BELGRADE – For years, Mirjana Novokmet has tried to find out what happened to her first child back in 1978.
Novokmet, only 19-years-old at the time, was told at a Belgrade clinic that her baby boy was stillborn. She wasn’t allowed to see him, and she has not been able to determine with certainty why he died or where he is buried.
More than 40 years later, Novokmet is still searching for the truth. For her, the mystery surrounding her baby’s death can mean only one thing.
“I am certain that he is alive,” she said in an interview with The Associated Press. “I believe someone took him or sold him, within or outside the country.”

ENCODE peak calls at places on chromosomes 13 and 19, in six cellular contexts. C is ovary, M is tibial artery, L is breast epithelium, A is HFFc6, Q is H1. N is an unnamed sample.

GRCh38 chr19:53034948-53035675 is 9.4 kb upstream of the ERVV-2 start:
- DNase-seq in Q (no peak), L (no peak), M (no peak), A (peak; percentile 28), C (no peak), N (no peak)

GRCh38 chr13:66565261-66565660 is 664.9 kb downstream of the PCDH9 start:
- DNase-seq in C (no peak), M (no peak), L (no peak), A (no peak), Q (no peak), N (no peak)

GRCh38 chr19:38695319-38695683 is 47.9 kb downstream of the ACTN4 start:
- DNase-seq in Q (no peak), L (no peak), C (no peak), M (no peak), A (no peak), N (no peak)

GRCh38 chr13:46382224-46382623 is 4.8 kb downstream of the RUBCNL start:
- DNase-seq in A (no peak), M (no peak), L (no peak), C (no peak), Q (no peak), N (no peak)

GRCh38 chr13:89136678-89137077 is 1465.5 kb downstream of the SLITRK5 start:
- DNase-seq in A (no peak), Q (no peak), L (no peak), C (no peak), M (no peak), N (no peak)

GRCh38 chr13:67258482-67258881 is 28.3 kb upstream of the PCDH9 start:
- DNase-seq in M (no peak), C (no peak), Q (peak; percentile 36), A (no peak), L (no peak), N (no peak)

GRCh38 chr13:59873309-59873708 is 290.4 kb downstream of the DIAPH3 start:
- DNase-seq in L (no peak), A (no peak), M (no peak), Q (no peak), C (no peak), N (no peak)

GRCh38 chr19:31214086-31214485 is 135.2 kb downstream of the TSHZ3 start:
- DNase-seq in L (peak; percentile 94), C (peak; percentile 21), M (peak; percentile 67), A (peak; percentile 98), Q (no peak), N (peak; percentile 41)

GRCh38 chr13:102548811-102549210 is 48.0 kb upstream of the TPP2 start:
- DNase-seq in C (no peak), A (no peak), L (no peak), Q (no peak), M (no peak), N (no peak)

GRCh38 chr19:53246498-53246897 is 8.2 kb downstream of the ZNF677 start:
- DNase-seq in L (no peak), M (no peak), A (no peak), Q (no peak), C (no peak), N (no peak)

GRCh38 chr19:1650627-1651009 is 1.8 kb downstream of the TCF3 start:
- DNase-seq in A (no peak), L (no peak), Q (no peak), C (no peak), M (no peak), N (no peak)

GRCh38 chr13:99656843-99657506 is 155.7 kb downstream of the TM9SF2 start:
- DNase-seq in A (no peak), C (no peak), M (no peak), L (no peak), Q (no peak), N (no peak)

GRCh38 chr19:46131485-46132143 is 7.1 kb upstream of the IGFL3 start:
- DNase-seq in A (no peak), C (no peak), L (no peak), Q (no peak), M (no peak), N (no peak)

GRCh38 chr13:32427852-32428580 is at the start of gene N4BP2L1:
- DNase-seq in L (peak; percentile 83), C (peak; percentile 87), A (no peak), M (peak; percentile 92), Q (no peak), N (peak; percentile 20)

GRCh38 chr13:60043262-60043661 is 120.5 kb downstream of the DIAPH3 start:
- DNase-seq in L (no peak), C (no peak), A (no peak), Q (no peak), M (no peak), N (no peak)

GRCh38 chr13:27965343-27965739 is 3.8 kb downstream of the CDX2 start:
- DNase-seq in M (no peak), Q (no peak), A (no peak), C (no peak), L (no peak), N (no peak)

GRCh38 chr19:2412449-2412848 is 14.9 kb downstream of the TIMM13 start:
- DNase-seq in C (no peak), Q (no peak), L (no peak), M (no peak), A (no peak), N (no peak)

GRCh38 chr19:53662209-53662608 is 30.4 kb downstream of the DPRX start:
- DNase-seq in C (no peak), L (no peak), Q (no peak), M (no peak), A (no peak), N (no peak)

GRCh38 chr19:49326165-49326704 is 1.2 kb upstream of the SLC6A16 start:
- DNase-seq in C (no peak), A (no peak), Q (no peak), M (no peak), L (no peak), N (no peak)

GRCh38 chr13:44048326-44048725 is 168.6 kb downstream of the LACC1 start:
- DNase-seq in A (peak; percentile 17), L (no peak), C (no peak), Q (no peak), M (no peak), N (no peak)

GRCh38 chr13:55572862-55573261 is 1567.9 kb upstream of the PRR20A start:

Novokmet is not alone — hundreds of families in Serbia have voiced similar suspicions after being unable to collect their deceased children's medical records or locate their place of burial.
The chilling scandal made it to the European Court of Human Rights, which ruled against Serbia in 2013 demanding that authorities create a mechanism to provide answers to parents in similar situations.
As a result, Serbian lawmakers are set to soon pass the long-awaited bill designed to try to establish the details of the cases in court proceedings or offer compensation when the facts cannot be determined.
Praised by the authorities as the right way forward, the bill has been criticized by the parents’ associations and independent experts who argue that it will serve to pay out the families rather than establish the truth.